HR needs a wakeup call. And not a gentle, soft-voiced, smells-like-bacon wakeup call. The human resources profession needs to get thrown out of bed onto the cold, hard floor by that drill sergeant from “Full Metal Jacket.”
That truth, says Ed Krow, principal at Lititz, Pennsylvania-based management consulting firm TurboExecs, is that the way HR professionals are doing things is broken, outdated, and, worst of all, out of touch with employees. And Krow’s prescription for figuring out how to apply company money toward the kinds of rewards employees really want is — and this is not hyperbole — radical for the field: Ask the employees what they want.
Krow will present “Total Rewards: A Generational Focus,” a workshop that looks at ways HR professionals can implement and manage rewards programs for employees across the diverse generational mix in today’s labor force, on Monday, June 8, at 5:30 p.m. at the Hyatt Regency. Cost: $50. Visit hrma-nj.shrm.org.
Krow grew up and still lives and works in central Pennsylvania. “I’m a Lancaster boy, but not Amish,” he says. As a kid, while his father supervised workers at a metal factory and his mother worked as an administrative assistant, Krow carved his own business niche early with a paper route.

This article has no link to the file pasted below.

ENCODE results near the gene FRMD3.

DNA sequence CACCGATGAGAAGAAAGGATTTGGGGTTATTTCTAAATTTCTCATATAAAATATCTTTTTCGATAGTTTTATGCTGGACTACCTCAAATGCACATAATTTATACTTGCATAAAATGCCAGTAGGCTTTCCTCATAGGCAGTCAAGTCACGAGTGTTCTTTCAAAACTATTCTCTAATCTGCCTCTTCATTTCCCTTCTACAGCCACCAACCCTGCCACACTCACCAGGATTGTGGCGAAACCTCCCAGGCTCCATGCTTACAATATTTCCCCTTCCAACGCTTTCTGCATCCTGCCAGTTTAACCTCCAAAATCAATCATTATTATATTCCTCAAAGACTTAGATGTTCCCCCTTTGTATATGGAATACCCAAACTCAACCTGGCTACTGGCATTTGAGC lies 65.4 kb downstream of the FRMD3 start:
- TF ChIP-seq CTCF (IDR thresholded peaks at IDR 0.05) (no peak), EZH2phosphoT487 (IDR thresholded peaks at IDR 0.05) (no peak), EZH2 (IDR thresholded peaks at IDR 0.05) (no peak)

This was no small thing for Krow. Though he didn’t understand it at the time, his job showed him the basics of running a business — delivering a product on a schedule, collecting, proving money received, and settling accounts. And the delivery aspect served him well when he got his first adult job, working for UPS, while he attended Millersville University.
Krow started college as a mathematics major, fully intent on teaching high school math and coaching baseball. Then he took calculus. Put off by the drudgery of a math degree, Krow ran into a minister from his church, whom he knew when he was a Cub Scout. The reverend pointed Krow to the then-burgeoning field of occupational safety and hygiene management, and Krow earned his bachelor’s in that subject in 1989.